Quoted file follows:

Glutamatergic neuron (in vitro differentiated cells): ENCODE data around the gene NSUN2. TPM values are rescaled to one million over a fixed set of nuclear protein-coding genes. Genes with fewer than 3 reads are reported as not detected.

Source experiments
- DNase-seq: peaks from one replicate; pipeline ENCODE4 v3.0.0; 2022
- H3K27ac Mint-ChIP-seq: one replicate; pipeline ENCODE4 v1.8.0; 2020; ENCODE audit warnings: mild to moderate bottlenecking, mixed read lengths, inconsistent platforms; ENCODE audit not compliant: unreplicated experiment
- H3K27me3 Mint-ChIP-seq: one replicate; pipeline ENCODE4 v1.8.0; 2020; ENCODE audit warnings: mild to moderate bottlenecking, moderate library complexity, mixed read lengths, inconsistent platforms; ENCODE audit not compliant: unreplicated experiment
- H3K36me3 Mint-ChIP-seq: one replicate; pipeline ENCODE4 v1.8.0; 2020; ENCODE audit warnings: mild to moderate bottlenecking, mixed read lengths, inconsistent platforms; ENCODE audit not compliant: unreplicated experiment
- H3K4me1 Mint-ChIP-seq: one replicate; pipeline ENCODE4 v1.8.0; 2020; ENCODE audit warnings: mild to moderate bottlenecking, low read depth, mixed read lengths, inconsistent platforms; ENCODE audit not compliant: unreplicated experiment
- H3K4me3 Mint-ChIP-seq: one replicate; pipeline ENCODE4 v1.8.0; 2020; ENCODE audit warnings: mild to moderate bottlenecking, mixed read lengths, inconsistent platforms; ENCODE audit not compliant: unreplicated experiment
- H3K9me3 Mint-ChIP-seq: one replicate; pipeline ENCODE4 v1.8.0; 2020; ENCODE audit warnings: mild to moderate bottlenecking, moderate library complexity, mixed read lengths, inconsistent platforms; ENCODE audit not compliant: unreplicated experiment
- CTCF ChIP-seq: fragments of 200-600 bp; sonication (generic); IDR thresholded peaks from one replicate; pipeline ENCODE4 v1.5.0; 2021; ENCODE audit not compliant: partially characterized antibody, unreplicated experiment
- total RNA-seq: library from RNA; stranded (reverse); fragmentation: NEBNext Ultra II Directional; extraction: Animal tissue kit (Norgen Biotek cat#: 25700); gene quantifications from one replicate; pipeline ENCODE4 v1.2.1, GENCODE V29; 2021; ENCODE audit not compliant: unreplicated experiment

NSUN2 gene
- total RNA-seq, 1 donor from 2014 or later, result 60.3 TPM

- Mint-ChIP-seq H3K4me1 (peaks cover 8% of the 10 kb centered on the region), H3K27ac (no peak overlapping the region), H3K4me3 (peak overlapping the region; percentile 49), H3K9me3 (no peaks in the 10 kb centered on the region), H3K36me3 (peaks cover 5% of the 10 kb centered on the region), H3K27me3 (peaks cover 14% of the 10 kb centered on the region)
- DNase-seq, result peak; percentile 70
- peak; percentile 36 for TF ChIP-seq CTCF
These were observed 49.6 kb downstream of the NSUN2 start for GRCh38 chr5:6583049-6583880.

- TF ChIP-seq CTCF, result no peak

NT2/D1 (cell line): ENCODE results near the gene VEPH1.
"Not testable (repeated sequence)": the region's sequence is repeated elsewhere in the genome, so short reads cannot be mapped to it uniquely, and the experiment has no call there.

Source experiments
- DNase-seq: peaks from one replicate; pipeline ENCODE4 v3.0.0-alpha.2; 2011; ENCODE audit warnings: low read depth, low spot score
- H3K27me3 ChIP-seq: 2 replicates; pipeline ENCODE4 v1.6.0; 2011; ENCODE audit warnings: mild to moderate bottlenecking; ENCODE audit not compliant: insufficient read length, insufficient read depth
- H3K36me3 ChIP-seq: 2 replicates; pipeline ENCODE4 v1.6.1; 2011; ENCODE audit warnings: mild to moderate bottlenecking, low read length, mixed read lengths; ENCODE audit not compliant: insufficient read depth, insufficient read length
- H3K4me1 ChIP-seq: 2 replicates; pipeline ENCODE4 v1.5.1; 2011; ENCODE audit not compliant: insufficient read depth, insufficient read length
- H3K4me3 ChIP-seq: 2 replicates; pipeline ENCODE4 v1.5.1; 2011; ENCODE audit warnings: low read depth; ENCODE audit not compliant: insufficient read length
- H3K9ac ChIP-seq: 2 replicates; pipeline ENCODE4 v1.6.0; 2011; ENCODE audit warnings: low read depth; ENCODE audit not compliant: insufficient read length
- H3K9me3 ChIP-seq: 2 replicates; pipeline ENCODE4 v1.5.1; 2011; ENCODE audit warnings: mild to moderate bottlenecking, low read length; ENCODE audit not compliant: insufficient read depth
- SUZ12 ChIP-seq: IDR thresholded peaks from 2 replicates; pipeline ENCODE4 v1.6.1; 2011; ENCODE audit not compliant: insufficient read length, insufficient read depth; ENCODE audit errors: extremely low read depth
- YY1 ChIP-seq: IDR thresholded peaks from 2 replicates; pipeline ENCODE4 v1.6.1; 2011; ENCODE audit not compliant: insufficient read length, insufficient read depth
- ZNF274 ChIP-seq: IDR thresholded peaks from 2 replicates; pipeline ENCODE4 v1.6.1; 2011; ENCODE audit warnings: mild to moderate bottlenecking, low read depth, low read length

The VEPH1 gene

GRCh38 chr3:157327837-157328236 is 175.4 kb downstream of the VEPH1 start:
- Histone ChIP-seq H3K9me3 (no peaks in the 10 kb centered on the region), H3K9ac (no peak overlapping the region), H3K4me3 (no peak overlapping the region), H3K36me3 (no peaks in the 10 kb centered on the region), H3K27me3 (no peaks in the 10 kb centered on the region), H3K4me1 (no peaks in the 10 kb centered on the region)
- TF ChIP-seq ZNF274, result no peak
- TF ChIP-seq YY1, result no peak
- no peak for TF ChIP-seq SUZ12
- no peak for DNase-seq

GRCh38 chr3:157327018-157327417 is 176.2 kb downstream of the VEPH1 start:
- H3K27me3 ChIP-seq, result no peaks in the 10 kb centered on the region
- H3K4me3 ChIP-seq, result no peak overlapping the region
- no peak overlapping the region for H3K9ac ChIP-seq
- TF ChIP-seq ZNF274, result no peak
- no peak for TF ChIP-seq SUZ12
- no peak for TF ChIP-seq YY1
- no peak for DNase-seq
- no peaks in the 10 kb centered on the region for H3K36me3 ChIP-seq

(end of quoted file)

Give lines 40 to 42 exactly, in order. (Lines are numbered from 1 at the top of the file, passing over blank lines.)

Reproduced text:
- H3K27me3 ChIP-seq, result no peaks in the 10 kb centered on the region
- H3K4me3 ChIP-seq, result no peak overlapping the region
- no peak overlapping the region for H3K9ac ChIP-seq